Despite having a well-established divorce law that dates back to 1851, California has one of the lowest divorce rates in the country. Only 9.3% of the population in California are divorced. While ending a marriage is not an easy decision, it’s important to know how to advocate for yourself, your children, and your property when filing a divorce.
In this article, we provide an overview of the divorce process in California and answer the most frequently asked questions.
How to Prepare for Divorce in California
Before going through the divorce process in California, it’s best to find out if you are qualified to file for a divorce under California law. Here are some things you will need to prepare:
1. California is a “no-fault” divorce state.
California is one of 17 states that allow for “no fault divorce.” In fact, “no fault” (deemed irreconcilable difference) is one of only two grounds for divorce along with permanent legal incapacity to make decisions. This means that in order to dissolve a marriage, there is no need to show wrongdoing by either party. To get a divorce, the person filing the divorce (also known as the petitioner) does not need to show evidence of the other party’s breach of marital obligations.
2. You need to meet the residency requirement.
To get a divorce in California, one of the married spouses must have been a resident of the state of California for at least six months, as well as a resident of the county where the petition is to be filed for at least three months.
The exception to this rule is for divorce proceedings of same-sex marriages. In this case, either spouse can file a divorce regardless of being a resident of California, if the marriage was entered in California and neither party to the marriage currently resides in a jurisdiction that will dissolve the marriage due to marriage being between same-sex partners. However, to qualify, the petition for divorce must be filed in the county where the marriage was celebrated.
3. There is a mandatory six-month waiting period.
It is important to keep the waiting period in mind before making any plans to remarry directly after getting divorced. California state law requires a waiting period of 6 months from the time the respondent spouse is served the divorce papers. While the judicial approval of the divorce papers can take less than six months, the divorce will not be final until this waiting period has lapsed.
Steps to Getting a Divorce in California
Here are 10 steps to getting a divorce in California. Depending on your situation and preferences, you may not have to go through all of these steps.
1. Petitioner Files the Divorce Petition.
To initiate the divorce process in California, the petitioning spouse, known as the petitioner, needs to fill out the following divorce forms:
- Divorce petition: Also known as a petition for dissolution, this form requires the petitioner to fill out basic information about the marriage, including relevant dates, names of children (if any), the grounds for divorce, child support, spousal support, and property (separate and community property). The divorce petition may also contain a petition for restraining orders, in cases of domestic violence.This form is submitted in the county where at least one of the spouses has resided for at least three months.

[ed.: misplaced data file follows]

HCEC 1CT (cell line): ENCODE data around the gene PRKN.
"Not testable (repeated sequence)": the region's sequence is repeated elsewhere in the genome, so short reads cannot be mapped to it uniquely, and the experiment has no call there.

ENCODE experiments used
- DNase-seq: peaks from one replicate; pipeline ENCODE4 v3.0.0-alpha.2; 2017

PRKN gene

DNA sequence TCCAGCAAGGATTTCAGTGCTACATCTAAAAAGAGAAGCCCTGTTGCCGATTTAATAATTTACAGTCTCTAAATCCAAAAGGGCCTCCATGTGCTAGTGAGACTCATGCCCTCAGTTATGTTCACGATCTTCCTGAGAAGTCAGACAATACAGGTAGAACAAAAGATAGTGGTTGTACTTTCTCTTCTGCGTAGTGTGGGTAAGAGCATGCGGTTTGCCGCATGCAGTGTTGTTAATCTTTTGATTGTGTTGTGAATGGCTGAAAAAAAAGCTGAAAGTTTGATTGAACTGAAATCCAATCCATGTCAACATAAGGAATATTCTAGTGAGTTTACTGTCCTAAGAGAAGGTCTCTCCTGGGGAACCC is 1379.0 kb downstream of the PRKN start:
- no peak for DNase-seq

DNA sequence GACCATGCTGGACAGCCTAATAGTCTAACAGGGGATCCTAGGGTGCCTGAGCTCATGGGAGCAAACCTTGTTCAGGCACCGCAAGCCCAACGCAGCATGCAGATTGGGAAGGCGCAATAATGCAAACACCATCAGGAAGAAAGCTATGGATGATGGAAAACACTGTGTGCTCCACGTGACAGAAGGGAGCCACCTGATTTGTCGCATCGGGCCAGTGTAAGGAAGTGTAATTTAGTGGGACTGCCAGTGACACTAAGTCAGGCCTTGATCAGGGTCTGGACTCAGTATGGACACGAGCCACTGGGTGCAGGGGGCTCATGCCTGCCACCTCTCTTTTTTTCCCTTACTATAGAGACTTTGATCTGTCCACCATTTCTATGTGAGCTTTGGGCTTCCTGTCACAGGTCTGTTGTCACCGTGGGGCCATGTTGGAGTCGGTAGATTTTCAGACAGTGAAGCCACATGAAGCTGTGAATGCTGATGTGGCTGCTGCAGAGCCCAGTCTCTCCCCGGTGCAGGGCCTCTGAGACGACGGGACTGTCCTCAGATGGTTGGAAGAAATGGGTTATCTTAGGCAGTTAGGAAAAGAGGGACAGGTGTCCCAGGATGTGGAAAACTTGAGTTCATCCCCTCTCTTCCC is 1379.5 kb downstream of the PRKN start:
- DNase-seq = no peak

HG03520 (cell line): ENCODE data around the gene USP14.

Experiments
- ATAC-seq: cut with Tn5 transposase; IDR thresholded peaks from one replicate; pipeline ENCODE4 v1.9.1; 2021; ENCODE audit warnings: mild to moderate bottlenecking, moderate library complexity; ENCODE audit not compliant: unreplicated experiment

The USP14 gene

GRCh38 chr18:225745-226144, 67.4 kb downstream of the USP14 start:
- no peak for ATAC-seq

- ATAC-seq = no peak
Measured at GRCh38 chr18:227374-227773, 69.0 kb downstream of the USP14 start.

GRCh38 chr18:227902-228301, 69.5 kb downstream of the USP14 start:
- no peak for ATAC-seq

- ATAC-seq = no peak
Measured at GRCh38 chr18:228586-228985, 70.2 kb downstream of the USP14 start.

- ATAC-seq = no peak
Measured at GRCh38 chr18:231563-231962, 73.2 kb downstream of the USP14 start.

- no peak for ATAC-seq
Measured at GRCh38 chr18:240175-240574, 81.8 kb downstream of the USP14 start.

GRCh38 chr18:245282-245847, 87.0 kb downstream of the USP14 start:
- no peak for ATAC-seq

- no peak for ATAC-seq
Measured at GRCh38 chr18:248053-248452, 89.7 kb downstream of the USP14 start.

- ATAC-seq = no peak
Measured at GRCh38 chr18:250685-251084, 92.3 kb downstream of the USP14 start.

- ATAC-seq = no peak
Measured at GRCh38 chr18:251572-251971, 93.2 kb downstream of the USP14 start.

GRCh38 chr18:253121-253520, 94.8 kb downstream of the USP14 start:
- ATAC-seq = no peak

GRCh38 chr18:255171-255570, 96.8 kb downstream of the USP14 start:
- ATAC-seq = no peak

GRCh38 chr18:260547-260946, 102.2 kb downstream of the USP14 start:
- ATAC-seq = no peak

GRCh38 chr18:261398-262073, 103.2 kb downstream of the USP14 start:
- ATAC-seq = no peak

- Summons: This form contains details on the divorce process, including limitations on what each spouse may or may not do while the divorce is being processed, especially in relation to common children and property.
- Declaration Under Uniform Child Custody Jurisdiction Act: This form is required if the spouses have minor children.
After filing the petition, the petitioner must also inform the other spouse, also known as the respondent, to the divorce petition. In addition, the respondent must be served with the divorce papers by a third party. The server of the divorce papers can be a friend or relative over the age of 18, a county sheriff, or a professional process server, who must fill out a Proof of Service form. This Proof of Service form will then be presented to the court clerk where the divorce petition is filed.
2. Respondent Submits a Response to the Petition.
Within 30 days of being served divorce papers, the respondent must file a response with the appropriate court. If the respondent does not respond, then the court may grant the terms of the divorce as requested by the petitioner. Depending on the response, this may result in a contested or uncontested divorce.
Regardless of the response (or lack thereof), the divorce may still be granted even without the agreement of the respondent spouse, as long as one of the spouses has filed a petition for divorce.
3. Petitioner Files a Request for Temporary Custody or Support of Children.
Requesting for temporary custody or support will only be necessary if the divorcing spouses have minor children. This request will help determine which spouse will get temporary custody and/or be required to support children while the divorce proceedings are still pending.
4. Respondent Files a Response to the Custody and Support Request.